Think of it this way: You own a car (an iPod) which can use four different kinds of gas. You stop at a gas station (ITMS) that only sells gas for your particular car. Neither your car or the gas station represent a monopoly. A monopoly is when your car only uses one brand of gasoline that just happens to be made by the company that makes the car, they sell tons of cars and put one of their gas stations on every corner.

</end tortured analogy>

So you see, sir, it is YOU who do not know what you're talking about (in this case at least).

Earendil
Jul 5, 2007, 07:51 PM
Last time I checked Apple make a LOT more money than even the biggest music corporation. Many of you are very misguided, which is fine. I couldn't care less.

Good night!

Of curse, UMG only does music. While Apple does music and other things. That said...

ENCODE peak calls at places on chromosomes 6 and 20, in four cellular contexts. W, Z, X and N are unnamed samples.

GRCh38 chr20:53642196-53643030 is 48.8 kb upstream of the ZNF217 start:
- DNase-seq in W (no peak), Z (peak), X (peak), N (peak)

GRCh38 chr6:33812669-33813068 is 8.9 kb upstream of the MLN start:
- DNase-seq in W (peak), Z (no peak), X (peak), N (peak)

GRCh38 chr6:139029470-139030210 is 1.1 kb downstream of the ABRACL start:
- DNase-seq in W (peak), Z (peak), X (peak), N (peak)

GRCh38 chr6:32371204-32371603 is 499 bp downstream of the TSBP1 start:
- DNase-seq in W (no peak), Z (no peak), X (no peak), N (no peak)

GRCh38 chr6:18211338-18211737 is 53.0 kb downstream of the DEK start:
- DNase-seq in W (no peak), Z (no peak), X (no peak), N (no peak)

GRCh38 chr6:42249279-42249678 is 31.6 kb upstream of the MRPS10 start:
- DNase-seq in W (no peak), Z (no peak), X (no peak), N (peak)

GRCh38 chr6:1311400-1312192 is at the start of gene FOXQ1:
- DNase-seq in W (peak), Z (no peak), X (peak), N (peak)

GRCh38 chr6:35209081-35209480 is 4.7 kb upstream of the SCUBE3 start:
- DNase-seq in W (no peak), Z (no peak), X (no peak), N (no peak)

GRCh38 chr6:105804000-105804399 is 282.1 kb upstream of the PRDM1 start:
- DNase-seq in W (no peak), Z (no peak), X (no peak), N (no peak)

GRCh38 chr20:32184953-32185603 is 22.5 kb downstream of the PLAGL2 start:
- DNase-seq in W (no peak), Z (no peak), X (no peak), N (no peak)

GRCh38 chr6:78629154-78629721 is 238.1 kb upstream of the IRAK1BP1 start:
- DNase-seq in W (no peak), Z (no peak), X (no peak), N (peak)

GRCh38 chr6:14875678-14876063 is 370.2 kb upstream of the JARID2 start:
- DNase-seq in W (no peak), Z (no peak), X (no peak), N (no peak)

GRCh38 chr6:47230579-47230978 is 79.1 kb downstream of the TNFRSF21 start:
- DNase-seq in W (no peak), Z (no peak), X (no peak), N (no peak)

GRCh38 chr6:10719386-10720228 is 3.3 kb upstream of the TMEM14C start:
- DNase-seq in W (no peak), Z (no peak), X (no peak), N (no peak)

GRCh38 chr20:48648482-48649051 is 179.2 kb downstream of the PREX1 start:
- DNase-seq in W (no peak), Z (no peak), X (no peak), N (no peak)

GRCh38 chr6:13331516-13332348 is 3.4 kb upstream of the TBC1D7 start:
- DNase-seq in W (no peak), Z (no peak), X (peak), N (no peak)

Net Income
Universal Music Group 480 million
Apple 1.7 billion
Vivendi (UMG's parent company) 4 billion

~Tyler



source: wikipedia (http://www.wikipedia.com)

the vj
Jul 5, 2007, 08:01 PM
Remember that Universal may have a dela with CD printing companies that can be affected and probably these people gave them a even better deal, the same with record stores and teh entire distribution market despite other traditional companies who are getting affected by the iTunes distribution.

Is like gas companies, is not imaginable that after so long there is not a fuel that won't hurt the environment but so many industries depending on oil and fosil fules make it impossible to make the switch.

Record companies have been working with traditional chanels of distribution for more than 100 years and Apple is changing that.

macadam212
Jul 5, 2007, 08:06 PM
I love the Apple community, just found this site, its a place where you can add your signature in protest of Universal's stupid decision. :D